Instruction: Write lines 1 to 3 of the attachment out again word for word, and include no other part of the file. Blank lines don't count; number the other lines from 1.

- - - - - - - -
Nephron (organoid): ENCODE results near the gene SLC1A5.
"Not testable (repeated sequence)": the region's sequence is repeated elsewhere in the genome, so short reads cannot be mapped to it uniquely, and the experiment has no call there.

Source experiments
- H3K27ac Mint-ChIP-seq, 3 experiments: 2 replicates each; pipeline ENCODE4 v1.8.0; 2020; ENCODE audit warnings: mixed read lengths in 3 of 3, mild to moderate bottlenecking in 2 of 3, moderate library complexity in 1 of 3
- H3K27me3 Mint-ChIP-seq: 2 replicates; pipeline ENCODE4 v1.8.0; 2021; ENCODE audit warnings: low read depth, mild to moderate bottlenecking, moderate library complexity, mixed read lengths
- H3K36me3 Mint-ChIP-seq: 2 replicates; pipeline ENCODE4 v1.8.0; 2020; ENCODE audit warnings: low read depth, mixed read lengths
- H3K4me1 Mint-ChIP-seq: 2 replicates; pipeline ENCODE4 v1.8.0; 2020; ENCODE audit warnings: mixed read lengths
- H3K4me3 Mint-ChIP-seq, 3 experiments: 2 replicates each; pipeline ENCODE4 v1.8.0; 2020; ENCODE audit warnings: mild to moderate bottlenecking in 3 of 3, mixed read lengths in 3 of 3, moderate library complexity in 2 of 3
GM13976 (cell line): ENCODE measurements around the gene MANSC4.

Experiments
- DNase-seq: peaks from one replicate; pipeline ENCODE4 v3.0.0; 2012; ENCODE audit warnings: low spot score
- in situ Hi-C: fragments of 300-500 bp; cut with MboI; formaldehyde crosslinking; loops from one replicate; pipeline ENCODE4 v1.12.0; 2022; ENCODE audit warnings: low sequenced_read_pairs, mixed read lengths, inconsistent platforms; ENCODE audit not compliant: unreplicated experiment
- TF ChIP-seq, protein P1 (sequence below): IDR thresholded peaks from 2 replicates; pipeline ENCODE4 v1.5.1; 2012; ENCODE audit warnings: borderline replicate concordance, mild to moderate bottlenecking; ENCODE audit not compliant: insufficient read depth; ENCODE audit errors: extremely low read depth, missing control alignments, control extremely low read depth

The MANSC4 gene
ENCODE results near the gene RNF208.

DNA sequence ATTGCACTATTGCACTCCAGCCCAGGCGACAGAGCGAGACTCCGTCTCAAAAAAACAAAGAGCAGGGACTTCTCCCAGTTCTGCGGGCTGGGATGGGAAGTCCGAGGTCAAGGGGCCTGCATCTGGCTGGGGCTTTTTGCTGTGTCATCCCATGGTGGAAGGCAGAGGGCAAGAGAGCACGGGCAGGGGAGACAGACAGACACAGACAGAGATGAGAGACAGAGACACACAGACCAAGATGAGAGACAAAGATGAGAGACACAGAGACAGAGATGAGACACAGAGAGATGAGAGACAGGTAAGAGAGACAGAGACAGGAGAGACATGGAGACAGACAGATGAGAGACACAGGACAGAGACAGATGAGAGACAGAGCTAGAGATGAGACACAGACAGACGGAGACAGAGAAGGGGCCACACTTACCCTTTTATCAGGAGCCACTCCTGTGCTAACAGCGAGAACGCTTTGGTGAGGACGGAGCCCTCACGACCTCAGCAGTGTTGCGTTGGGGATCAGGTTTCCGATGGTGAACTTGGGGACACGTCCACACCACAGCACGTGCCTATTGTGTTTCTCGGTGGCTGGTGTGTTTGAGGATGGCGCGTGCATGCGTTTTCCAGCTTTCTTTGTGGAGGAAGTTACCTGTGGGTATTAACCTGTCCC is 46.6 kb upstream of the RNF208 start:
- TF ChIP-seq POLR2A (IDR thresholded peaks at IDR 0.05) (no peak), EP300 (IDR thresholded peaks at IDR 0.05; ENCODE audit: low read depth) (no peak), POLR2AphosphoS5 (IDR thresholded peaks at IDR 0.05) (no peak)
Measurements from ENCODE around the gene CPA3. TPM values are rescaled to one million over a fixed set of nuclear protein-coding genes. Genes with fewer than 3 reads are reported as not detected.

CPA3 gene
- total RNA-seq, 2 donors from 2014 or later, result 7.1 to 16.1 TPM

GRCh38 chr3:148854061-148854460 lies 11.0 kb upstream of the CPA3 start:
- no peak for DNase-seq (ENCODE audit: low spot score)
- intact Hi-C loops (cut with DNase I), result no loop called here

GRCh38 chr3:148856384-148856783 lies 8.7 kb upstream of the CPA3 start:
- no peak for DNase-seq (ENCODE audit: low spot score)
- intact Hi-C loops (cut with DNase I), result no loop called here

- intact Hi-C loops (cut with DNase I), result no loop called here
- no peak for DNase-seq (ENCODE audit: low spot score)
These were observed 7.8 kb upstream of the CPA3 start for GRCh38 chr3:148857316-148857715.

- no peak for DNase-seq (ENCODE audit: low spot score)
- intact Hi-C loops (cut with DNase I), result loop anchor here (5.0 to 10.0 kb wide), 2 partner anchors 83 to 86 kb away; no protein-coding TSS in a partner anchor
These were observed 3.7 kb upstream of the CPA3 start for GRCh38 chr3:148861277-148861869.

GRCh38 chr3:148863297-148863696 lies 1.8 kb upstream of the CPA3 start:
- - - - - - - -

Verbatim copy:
Nephron (organoid): ENCODE results near the gene SLC1A5.
"Not testable (repeated sequence)": the region's sequence is repeated elsewhere in the genome, so short reads cannot be mapped to it uniquely, and the experiment has no call there.

Source experiments